Christians and Muslims tell their stories of waging peace
Documentary by MennoMedia to air on ABC stationsBy Melodie Davis MennoMedia
HARRISONBURG, Va. — Ten-year commemorations of the Sept. 11, 2001, terrorist attacks examined how the world has changed as a result, with many commentators noting profound distrust and animosity among some Christians and Muslims.
A new one-hour documentary, Waging Peace: Muslim and Christian Alternatives, airing this fall on ABC television stations, examines courageous threads of peace quietly being sown. The documentary was produced by Third Way Media, a department of MennoMedia.
In the documentary, Lynne Hybels, an author, speaker and activist from Willow Creek Community Church near Chicago, says, “The rising rhetoric of hatred was just becoming deafening, and I thought whatever your politics, whatever your religion, that just can’t be right.”
Jihad Turk, director of religious affairs for the Islamic Center of Southern California, said most scholars historically have suggested the rule in Islam is peace, but one can defend oneself when attacked.
“In fact, the Quran says very clearly to take one innocent human life is as if you take the life of all of humanity,” Turk said. “And to save one innocent life is as if you save the life of all of humanity.”
Others adding their perspectives include Rashied Omar, research scholar of Islamic studies and peacebuilding at the University of Notre Dame; David W. Shenk, author of A Muslim and Christian in Dialogue; Martin Marty, church historian and longtime columnist for Christian Century; Peggy Gish of Christian Peacemaker Teams; and others.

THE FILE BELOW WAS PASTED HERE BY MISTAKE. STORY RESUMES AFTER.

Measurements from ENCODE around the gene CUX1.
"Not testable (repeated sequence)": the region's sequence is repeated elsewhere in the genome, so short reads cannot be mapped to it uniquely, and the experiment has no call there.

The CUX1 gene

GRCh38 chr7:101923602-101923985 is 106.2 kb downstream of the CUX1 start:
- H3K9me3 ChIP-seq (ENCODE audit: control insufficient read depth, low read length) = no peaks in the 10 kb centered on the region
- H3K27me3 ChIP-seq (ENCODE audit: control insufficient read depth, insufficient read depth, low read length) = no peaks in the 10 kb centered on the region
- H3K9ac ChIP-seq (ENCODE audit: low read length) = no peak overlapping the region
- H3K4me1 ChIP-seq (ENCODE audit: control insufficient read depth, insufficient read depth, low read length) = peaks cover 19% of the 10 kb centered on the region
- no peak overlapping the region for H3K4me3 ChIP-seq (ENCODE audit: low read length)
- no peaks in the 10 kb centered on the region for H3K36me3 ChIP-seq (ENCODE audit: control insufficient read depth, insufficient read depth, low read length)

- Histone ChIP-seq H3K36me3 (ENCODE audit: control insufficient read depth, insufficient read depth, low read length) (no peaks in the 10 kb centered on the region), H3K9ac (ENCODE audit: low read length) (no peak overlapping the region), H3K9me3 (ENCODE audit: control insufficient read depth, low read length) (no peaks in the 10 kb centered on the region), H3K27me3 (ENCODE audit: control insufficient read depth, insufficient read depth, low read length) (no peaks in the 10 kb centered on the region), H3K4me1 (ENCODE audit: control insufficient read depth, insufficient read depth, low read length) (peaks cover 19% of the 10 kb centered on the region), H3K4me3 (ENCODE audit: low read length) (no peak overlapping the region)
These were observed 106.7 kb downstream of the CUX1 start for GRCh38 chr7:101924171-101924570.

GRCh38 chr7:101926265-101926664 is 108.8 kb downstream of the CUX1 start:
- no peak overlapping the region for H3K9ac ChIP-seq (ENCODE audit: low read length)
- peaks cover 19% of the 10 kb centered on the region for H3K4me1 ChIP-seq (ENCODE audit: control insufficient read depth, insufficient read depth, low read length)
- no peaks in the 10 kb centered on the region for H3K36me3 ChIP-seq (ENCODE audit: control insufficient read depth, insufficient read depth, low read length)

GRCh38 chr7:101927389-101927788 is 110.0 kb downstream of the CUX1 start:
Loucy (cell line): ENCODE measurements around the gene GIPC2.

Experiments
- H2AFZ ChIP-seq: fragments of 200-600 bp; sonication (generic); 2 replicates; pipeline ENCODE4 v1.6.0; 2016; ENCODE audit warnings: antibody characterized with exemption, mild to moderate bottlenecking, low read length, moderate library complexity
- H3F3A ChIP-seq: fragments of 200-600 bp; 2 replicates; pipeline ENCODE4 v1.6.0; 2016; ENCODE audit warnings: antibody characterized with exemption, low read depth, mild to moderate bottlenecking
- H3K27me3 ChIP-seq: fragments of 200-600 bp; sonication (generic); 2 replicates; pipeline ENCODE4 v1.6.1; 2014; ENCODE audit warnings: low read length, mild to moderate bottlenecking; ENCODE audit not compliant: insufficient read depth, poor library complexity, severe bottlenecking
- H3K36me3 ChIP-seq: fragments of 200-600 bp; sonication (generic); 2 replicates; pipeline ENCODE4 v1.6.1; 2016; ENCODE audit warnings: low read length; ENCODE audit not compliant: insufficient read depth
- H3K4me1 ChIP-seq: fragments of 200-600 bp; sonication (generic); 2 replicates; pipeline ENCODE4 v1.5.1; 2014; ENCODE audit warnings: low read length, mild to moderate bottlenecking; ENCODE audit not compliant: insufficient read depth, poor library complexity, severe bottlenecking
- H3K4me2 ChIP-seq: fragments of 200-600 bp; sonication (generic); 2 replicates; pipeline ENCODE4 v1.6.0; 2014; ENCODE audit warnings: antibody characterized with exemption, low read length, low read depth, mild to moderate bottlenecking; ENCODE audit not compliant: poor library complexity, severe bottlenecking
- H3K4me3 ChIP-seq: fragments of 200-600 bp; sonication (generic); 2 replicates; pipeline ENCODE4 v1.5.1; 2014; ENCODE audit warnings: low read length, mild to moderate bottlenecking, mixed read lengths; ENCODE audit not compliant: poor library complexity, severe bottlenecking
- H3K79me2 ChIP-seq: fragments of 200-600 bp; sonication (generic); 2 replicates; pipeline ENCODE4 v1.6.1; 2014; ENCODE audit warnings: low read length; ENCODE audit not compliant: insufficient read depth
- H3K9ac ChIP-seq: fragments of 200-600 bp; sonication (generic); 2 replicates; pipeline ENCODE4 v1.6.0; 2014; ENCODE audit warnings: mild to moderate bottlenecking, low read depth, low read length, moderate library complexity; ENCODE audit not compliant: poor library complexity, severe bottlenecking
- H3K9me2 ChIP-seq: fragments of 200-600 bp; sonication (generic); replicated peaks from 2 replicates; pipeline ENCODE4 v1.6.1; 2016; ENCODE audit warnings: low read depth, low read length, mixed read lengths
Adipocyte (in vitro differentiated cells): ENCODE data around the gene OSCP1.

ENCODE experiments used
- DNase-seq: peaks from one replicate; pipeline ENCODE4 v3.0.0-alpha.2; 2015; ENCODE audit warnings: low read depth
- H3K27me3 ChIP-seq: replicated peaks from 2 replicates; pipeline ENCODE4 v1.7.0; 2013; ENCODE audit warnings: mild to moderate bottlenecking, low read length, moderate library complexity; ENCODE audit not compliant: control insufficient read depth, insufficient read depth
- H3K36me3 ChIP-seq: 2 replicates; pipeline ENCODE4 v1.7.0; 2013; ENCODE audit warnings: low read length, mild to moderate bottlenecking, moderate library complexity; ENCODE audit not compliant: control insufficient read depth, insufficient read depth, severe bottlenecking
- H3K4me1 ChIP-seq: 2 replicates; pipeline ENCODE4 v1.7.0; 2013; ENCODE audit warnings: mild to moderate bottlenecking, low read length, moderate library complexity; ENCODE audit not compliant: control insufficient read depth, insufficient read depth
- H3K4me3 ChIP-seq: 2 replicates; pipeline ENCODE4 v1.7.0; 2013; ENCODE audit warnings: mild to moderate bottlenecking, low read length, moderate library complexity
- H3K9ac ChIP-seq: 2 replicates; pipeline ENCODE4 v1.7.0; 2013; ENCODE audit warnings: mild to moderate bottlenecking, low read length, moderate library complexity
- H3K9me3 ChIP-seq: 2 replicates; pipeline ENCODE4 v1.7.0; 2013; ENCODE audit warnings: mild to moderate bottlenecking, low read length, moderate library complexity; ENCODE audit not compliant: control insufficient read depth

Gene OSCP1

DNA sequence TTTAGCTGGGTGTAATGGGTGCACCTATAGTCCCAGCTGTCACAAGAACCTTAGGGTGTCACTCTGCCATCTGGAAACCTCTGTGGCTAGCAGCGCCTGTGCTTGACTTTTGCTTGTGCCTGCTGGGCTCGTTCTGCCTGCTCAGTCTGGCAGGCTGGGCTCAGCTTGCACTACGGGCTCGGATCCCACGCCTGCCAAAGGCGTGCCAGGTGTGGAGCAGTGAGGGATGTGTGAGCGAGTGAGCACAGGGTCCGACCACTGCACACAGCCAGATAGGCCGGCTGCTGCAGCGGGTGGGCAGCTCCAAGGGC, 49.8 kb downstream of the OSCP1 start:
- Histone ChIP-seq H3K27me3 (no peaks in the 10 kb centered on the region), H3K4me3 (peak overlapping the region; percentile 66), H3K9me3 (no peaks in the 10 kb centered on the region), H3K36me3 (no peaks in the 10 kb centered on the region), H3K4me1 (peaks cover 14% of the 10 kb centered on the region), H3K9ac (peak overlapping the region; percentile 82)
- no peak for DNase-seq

Burton Buller, the documentary’s producer, said it is intended to help communities find creative ways to build peaceful relationships.
“The basic concept is that while Christianity and Islam both have warrior-like histories and those who take up the sword in the name of faith, another reality exists,” he said. “In this time of mistrust and war, some Muslims and Christians are dedicating their lives to the pursuit of peace.”
Stories in the documentary include:
- Muslim-Christian interaction in Ontario. Mennonite Pastor Fred Redekop and Muslim Imam Shafiq Hudda began having breakfast together, which led to getting their faith communities involved in conversation, meals and volunteer projects, including making and knotting comforters for refugees. Muslim students have also begun attending Rockway Mennonite Collegiate, and students and parents share friendship as well as discuss similar interests in faith, world history and politics.
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